I Don’t Get Economics

Dear Reader,

I have decided that there must be something I fundamentally don’t understand about economics. I should say from the start that my husband is an economist. He works in finance, but his degrees are in economics.

It seems to me that economists make two basic assumptions: that people act in their own self-interest and that they are rational. The first of these I have no issue with. It seems like basic biblical theology to me; fallen man is self-centered. Economics does not make a judgment that this is a bad thing as I would but it does recognize the basic truth. I will say, however, that it seems then that the theories of economics could not account for truly selfless acts.

It is the second presupposition, that people act rationally, that is the big stumbling block for me. I just don’t think they do a lot of the time. On the one hand, we are far too easily swayed by our emotions which are themselves a complicated muddle. On the other, even when we do use our reason, it is a fallen faculty (along with the rest of our human natures) and as apt to lead us astray as to lead us rightly. The truth is people use their reason to justify whatever they want to do anyway and those decisions are not usually, if ever, based on logical evidence (see two earlier posts: CM on Reason and The Way of Reason).

I picture in my head as I consider this issue the ex-husband of a friend of mine. He is somewhat of an extreme example, I will admit, but he has made a lot of bad decisions, both in his life and in his finances. He committed adultery (with his wife’s best friend no less), left his wife and kids, ran his business into the ground (he was self-employed), failed to pay his creditors, and even after getting himself arrested and being given payment schedules by a judge failed to comply and meet his obligations. I don’t know where he is now but in the time I knew him every decision he made seemed to be drive him further and further into debt and into legal trouble.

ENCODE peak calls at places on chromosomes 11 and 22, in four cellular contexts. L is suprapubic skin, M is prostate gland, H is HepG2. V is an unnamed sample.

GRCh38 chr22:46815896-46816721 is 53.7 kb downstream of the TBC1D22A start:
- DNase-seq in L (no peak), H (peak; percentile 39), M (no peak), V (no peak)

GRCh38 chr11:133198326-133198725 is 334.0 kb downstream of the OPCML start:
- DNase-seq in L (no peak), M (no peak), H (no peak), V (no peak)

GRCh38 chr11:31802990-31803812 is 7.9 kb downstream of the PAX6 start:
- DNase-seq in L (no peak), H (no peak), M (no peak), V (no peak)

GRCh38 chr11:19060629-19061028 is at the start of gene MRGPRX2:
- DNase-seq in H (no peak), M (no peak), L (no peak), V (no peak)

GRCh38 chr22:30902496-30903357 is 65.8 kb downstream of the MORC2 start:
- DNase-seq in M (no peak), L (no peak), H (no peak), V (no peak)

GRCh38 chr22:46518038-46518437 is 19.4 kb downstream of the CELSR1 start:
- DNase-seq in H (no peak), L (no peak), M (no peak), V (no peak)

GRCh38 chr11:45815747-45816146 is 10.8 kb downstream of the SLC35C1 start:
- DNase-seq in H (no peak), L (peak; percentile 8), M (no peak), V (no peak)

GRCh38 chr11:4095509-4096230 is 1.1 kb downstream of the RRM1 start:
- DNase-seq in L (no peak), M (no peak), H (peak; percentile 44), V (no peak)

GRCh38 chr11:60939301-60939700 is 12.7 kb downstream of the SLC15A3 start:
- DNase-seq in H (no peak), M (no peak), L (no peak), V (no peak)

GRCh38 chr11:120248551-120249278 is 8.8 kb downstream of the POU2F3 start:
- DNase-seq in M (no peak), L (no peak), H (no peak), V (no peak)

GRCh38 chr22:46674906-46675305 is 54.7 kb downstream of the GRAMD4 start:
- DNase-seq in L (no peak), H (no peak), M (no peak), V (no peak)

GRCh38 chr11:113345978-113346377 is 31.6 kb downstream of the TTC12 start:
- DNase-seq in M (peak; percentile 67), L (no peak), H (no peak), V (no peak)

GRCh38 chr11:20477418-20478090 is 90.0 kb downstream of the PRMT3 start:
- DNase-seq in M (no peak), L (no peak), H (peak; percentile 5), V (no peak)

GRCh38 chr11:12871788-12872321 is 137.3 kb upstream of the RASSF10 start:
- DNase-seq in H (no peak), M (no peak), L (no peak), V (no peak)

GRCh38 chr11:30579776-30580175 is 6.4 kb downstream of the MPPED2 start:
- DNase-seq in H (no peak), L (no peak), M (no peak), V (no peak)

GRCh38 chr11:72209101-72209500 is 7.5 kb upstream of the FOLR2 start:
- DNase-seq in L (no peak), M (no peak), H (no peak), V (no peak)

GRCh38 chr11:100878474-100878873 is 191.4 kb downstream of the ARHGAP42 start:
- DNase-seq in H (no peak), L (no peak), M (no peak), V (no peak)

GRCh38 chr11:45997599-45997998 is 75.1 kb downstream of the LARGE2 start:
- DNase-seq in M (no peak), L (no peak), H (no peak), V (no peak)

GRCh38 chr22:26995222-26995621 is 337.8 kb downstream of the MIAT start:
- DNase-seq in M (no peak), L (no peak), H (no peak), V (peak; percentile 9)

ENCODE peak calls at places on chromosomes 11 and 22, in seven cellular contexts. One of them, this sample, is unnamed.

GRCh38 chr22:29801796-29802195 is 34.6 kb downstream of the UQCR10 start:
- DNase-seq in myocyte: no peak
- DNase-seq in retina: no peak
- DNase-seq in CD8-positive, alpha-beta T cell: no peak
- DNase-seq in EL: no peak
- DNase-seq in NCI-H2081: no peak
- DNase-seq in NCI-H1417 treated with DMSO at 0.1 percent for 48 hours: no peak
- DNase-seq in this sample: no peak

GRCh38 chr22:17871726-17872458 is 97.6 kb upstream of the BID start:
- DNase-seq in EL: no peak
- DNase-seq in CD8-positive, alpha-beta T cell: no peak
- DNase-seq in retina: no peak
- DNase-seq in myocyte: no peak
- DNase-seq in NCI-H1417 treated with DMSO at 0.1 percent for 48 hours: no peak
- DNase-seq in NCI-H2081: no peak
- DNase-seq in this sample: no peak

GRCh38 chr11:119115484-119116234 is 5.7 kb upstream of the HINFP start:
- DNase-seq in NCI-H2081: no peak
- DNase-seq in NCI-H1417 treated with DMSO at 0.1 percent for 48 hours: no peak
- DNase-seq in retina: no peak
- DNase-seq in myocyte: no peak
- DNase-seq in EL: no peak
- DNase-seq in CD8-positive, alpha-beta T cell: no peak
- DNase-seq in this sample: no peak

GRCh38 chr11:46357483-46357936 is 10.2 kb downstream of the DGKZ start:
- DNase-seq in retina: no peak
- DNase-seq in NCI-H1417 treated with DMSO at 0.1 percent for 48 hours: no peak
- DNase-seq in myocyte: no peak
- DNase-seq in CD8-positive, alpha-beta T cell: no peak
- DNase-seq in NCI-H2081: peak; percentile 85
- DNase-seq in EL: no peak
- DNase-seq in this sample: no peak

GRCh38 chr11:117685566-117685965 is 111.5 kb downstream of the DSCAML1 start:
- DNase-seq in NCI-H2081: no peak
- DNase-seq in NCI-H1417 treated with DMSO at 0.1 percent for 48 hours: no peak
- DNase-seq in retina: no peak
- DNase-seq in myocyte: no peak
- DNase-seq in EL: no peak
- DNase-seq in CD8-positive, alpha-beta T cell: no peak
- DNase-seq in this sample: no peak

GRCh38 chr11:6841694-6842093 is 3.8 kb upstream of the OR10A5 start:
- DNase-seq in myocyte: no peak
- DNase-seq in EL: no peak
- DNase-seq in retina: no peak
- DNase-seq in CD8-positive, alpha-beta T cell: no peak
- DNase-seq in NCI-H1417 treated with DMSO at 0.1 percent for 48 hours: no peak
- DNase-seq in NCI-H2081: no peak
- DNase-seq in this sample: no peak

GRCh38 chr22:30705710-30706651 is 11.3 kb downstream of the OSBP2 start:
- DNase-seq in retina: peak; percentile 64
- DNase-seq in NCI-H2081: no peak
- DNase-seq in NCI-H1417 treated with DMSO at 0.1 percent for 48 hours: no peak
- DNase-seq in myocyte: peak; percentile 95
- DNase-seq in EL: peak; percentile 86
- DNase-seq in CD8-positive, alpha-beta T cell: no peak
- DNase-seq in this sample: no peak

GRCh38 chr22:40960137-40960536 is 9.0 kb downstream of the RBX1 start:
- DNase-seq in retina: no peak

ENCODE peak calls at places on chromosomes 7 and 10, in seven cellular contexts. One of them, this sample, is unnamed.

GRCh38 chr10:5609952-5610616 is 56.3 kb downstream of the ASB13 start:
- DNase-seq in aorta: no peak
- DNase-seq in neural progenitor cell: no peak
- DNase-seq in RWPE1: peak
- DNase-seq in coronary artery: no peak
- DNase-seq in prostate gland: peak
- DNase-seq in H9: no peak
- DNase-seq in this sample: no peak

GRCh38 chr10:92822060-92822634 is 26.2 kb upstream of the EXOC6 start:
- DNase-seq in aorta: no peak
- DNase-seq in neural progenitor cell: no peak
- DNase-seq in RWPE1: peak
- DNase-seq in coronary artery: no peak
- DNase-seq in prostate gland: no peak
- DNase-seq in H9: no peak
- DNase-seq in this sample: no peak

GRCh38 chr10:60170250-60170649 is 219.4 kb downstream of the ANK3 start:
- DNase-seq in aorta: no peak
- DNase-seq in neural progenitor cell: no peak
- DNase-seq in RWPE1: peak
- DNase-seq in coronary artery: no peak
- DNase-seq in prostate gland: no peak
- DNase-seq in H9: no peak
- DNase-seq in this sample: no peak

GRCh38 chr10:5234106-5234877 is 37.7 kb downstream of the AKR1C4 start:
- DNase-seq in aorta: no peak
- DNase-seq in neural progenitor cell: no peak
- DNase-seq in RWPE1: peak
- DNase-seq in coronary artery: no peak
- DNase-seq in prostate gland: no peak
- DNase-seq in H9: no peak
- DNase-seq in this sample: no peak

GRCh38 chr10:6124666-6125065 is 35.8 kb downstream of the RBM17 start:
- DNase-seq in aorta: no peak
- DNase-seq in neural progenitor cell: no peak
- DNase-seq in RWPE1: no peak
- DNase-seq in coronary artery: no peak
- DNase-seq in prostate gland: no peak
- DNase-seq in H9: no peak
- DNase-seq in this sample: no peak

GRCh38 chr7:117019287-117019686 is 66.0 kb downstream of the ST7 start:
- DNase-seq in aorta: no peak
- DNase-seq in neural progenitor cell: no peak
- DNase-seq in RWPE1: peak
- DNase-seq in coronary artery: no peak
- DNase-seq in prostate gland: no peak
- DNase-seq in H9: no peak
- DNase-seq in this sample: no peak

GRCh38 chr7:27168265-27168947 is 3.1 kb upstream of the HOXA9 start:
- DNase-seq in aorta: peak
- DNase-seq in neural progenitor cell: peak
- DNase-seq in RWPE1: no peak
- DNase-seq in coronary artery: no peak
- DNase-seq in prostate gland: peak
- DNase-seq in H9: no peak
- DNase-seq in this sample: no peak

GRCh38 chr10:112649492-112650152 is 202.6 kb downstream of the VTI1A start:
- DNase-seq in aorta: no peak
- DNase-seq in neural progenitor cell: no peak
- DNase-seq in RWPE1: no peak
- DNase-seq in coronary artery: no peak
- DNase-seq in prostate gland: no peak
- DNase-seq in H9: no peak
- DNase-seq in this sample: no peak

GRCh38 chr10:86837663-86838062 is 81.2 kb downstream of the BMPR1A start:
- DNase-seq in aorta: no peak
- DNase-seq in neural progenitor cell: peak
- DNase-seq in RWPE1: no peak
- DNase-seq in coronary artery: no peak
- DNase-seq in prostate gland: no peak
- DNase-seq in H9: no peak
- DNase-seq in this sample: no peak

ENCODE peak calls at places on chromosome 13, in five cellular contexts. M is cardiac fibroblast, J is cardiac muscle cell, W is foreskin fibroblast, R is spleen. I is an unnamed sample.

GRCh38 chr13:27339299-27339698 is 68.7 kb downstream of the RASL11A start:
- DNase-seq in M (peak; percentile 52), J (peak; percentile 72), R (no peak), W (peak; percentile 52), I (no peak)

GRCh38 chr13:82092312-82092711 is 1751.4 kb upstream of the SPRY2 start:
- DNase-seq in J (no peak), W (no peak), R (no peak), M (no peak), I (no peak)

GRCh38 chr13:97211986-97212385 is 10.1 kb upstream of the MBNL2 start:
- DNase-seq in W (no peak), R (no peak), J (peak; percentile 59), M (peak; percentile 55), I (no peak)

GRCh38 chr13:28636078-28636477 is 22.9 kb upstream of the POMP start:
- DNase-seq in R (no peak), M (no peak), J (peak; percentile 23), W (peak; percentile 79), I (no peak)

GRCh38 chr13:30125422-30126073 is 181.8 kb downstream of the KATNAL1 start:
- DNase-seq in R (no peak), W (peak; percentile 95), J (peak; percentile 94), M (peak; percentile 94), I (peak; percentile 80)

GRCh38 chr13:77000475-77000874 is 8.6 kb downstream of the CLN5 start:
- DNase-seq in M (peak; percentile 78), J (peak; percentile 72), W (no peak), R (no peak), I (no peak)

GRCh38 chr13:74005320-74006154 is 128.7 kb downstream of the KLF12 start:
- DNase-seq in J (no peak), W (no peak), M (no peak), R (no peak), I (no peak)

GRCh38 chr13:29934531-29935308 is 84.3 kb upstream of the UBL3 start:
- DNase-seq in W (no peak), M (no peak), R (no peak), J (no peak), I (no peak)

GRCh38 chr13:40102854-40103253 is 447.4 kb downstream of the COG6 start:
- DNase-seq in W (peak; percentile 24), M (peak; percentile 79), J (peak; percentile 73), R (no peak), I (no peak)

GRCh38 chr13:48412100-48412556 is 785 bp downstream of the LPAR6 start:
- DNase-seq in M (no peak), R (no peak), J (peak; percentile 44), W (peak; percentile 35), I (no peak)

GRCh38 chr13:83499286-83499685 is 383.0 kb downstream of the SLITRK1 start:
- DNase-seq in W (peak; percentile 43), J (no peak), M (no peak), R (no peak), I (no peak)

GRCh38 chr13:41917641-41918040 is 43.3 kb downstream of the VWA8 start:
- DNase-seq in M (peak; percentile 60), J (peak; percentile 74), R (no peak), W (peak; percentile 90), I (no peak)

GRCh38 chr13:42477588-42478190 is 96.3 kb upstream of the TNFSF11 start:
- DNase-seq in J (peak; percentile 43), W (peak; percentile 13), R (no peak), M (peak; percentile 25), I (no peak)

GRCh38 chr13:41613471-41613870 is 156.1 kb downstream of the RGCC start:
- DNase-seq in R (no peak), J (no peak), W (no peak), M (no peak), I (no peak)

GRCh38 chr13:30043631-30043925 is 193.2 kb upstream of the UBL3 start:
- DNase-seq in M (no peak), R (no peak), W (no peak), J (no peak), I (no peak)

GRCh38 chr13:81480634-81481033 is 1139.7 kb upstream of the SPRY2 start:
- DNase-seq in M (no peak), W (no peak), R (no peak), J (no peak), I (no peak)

So as I picture this individual in my head I ask why — why would he behave so illogically? The truth is he was acting neither rationally nor in his own self-interest. When I ask my husband about such things (though I did not use this or any other specific example in our conversation), he starts to talk about “people don’t always have all the information” or “they don’t have the knowledge to make the best decisions.” Now he is a good man and we agree in most things theologically speaking, but it seems to me that what he is saying boils down to: if people act irrationally it is because they have a lack of knowledge or understating. The corollary to this would be “if we can give them information and knowledge, they will behave rationally.” This would certainly not have been true for my friend’s ex and I can’t imagine it would be true for most people.